Tuesday, August 7, 2012

Murderer with IQ of 61 to be lowest ever executed

BULLETIN: Marvin Wilson cried out to his family as he expired in the Texas death chamber at 6:27 p.m. 

 "Give mom a hug for me and tell her that I love her," Wilson said. "Take me home, Jesus. Take me home, Lord," he continued. "I ain't left yet, must be a miracle. I am a miracle."

Fatal injection tonight if court doesn't act

Huntsville – Jerry Williams must have known he was in grave danger on that November day in 1992 when Marvin Wilson and another man began to menace him outside a Beaumont convenience store.

He had earlier informed police that Mr. Wilson had a large quantity of cocaine. When they raided his residence, they found 24 grams of the substance.

In the underworld of hard drugs, that's a killing offense on the streets.

And so, Marvin Wilson and another party to the offense, Andrew Lewis, beat the informant and abducted him. A short time later, witnesses heard a gunshot.

Police found Jerry Williams' nude body, clad only in socks, with gunshot wounds inflicted at close range to his head and neck.

If the U.S. Supreme Court does not order a stay, Mr. Wilson will succumb to lethal injection tonight after lengthy appeals in which his lawyers have argued that his execution will constitute cruel and unusual punishment.

In a single test, he scored well below the threshold IQ score of 70 that suggests mental retardation. He racked up a 61 in a 2004 test administered and scored by an inexperienced intern, though lawyers for the state point out that he has scored higher than 70 in many other tests.

At the time of his arrest for cocaine possession, Mr. Wilson had been released on bond on a robbery charge after serving a parole term following 4 years served in prison on a 20-year sentence for robbery. 

At his trial, the wife of his accomplice, Mr. Lewis, testified that Mr. Wilson admitted his guilt in the killing of Mr. Williams. She testified that Mr. Wilson said in the presence of herself, his wife, and Mr. Lewis, “Don't be mad at Andrew (Lewis) because Andrew did not do it. I did it.”

He still freely admits his guilt. He recently told a newsman, “Now I am not willing to try and convince anyone that I'm not guilty as charged because I realize that if I had not been selling crack then I wouldn't have been in the position to be set up as I have been.”

It all comes down to a Supreme Court decision, Atkins v. Virginia, in which the Court held that executing people with mental disability constitutes a violation of the 8th Amendment proscription against cruel and unusual punishment.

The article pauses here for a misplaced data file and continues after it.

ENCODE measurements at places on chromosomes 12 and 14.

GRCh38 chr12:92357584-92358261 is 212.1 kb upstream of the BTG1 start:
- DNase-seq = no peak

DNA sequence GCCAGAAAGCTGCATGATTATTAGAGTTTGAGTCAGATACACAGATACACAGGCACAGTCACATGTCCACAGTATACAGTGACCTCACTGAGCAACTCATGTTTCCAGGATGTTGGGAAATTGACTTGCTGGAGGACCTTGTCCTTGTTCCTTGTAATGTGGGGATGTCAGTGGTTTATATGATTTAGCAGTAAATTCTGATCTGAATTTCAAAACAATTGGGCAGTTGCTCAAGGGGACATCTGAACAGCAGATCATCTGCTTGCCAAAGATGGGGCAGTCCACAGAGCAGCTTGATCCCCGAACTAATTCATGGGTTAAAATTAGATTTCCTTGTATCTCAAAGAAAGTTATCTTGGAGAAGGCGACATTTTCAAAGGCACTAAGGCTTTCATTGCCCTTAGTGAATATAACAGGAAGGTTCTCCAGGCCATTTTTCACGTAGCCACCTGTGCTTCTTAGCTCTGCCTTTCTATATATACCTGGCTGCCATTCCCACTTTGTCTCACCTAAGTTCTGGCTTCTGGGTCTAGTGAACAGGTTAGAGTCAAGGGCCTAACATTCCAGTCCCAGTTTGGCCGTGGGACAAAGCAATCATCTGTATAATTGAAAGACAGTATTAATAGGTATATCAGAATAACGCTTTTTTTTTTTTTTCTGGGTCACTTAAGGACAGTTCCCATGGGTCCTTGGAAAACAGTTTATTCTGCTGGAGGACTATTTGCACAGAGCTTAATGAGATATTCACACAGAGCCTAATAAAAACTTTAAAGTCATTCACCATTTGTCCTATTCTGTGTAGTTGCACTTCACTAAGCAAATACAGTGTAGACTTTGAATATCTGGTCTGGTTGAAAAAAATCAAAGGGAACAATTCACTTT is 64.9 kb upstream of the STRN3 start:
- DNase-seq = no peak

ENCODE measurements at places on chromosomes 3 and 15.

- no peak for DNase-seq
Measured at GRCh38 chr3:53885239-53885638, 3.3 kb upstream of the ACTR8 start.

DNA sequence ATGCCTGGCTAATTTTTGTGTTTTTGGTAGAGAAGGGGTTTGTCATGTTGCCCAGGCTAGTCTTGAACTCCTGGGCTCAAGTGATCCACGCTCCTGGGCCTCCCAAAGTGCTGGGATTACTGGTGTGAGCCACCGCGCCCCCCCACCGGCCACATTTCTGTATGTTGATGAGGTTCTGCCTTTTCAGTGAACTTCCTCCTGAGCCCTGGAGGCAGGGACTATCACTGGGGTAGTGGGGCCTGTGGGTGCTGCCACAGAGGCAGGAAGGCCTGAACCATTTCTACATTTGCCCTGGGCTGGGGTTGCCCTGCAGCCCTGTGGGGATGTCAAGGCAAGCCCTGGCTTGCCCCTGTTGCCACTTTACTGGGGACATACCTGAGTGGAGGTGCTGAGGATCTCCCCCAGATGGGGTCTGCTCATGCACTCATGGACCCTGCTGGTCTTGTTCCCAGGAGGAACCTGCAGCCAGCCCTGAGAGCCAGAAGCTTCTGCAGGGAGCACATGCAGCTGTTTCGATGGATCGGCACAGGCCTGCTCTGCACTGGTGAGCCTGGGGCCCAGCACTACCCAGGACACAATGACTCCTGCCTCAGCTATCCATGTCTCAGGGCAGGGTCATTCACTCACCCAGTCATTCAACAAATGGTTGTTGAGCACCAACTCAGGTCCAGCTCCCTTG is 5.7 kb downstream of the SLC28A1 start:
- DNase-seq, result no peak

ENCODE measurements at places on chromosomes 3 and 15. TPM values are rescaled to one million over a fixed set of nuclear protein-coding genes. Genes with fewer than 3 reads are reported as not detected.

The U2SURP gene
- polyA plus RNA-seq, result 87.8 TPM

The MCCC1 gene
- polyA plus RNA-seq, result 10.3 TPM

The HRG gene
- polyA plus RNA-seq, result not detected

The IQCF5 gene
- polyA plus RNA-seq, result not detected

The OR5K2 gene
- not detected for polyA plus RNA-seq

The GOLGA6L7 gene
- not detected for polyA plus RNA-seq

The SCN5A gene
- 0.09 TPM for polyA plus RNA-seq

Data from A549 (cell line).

Texas legislators failed to vote out a new capital murder law that would conform to the Supreme Court holding. The preferred to let the Court of Criminal Appeals propose a set of “factors” that would determine retardation.

One of these includes a bizarre reference to the fictional character Lennie, a man so severely retarded he had not the cognitive ability to perceive that his rough treatment petting small creatures such as mice, rabbits, and puppies would kill them.

In the novella and stage play written by Nobel literary Laureate John Steinbeck, Lennie's traveling companion executes him after telling him to keep looking across the river, into the future, following a serial incident of the rough treatment of a woman. In a prepared statement, Mr. Steinbeck's son Thomas, said, “I am deeply troubled by today's scheduled execution of Marvin Wilson. “I had no idea that the great state of Texas would use a fictional character that my father created to make a point about human loyalty and dedication...as a benchmark to identify whether defendants with intellectual disability should live or die.”

In an unrelated case, the Texas appeals court held that “most Texas citizens would agree that Steinbeck's Lennie should, by virtue of his lack of reasoning ability and adaptive skills, be exempt from execution. But does a consensus of Texas citizens agree that all persons who might legitimately qualify for assistance under the social services definition of mental retardation be exempt from an otherwise constitutional penalty.”

Edward Marshall, an assistant Texas atorney general, told justices, “Wilson is a savvy, street-wise drug dealer and thief who exhibited skills surpassing those of a mentally retarded person from a young age.” Mr. Wilson attended special education classes, receiving “social promotions” before he dropped out permanently in the 10th grade.

The prosecutor who proved to jurors that Mr. Wilson acted in retaliation told newsmen, “Marvin had a motive to murder this man.

“He (Williams) was responsible for Marvin getting a couple of drug indictments,” said Ed Shettle, an assistant District Attorney from Beaumont.

Though proof of a motive is not required for jurors to return a verdict of guilty in a murder charge, retaliation is one of many special circumstances that warrant a charge of capital murder.

The probability that an offender so convicted will pose a continuing threat to society is the first of three conditions precedent required for jurors to assess a penalty of death by lethal injection. Jurors are also asked if they find any mitigating factors or think there is evidence that a sentence of life without the possibility of parole would be better suited.

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